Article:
In the television world, Iím trying to figure out where Iím going, and whether Iím going to do it or not. I commentate for the X-Games, and thereís a new ski tour starting up this year called ďThe Ski Tour,Ē which is a four-stop big bucks network television deal. Theyíve talked to me about doing the TV for that, and if that becomes a reality, Iíll probably do it. Iím also occasionally hosting Pontiac World of Skiing here in Canada, although Iím not doing as much of that anymore.
Iím writing less than I used to, but Iím still doing a little bit of writing for various ski magazines around the world. Iím not a very good writer, and it takes me awhile to get out something that Iím happy with. Iím just so busy now that itís a big challenge for me. But Iím out of the camping scene now, I did that for 15 years and it was great, but I burned out. I was starting to become a grumpy old man and I didnít think that was fair to anyone. Although I still do a camp in Chile once a year called ďSki With The Superstars.Ē Chris Davenport came up with the name, not me, but itís a lot of fun.
Aside from that I guess Iím just trying to hang out with my family, we have another kid on the way, and I hope to keep living the dream. Ultimately I would say that last year was the most successful year of my career, I got to go on seven heli-skiing trips. More than anything I like skiing powder, I would turn anything down for the opportunity to ski powder.
Do you think some day people are going to pay to go heli and cat skiing with Mike Douglas?
I hope so! Because after talking to Schmidt and Wong, I was like, ďForget all this computer work Iím doing! Thatís what I want to do!Ē No cameras, no other motives, just skiing.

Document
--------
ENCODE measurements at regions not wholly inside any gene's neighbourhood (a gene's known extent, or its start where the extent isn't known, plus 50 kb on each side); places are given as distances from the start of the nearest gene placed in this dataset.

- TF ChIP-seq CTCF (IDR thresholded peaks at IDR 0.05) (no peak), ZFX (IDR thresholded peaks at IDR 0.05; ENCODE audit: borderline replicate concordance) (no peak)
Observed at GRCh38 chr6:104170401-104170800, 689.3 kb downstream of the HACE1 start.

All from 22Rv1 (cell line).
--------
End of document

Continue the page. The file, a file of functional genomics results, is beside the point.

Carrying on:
Usually at the end of an interview I toss out a soft question like the one you just heard, something easy to answer that puts a big punctuation mark on the whole piece and leaves everyone feeling good. Mike wasnít quite done though. He wanted to ďset the record straightĒ about the X-Games, because he knows who is reading this, and how much heat heís taken over his commentary.
I went on Newschoolers.com after the X-Games last year, and there was some major abuse going on. I understand some of the gripes, and I hear a lot of, ďMike Douglas sucks as a commentator.Ē What kids need to realize is that 98% of the audience has no idea what theyíre watching. If I were to be cool and core to commentate to the whole Newschoolers.com crowd, I would talk totally differently. I would be way more inside, core, and calling tricks. The fact is they donít need it. They could turn the volume off, and they can commentate it themselves because they know exactly what theyíre watching. My job with ESPN is to be a translator for the rest of the world who are going, [in a hick accent] ďWhy the hell are them skiers going downhill doing them flippy doodles?Ē
The whole X-Games crew from Summer X and Winter X has to go through production seminars every year. We all get together and we have to sit through a full day of why we suck. Almost every complaint that comes our way from production is that weíre too inside, and that weíre trying to be too cool. They say we need to translate better whatís happening on the screen. You canít say, ďThereís a switch 10.Ē The average person has no idea what that means. So I might say, ďHe did a switch 1080, thatís backwards to backwards, with three full spins.Ē We have to do that if we want our sport to grow. I think if we donít, then kids who are that core should spray paint all their skis black so they have no logos, and never use the lifts. If we want our sport to grow and have better parks, better lifts, better mountains, and better opportunities, we need to reach a broader audience. My job as the commentator is to translate whatís going on in our world for the common man. The only exposure some people ever have to skiing is when theyíre flipping through the channels on a Sunday afternoon and randomly catch the X-Games. The better we can make that look, and the more we can make them understand whatís going on, the better off we are.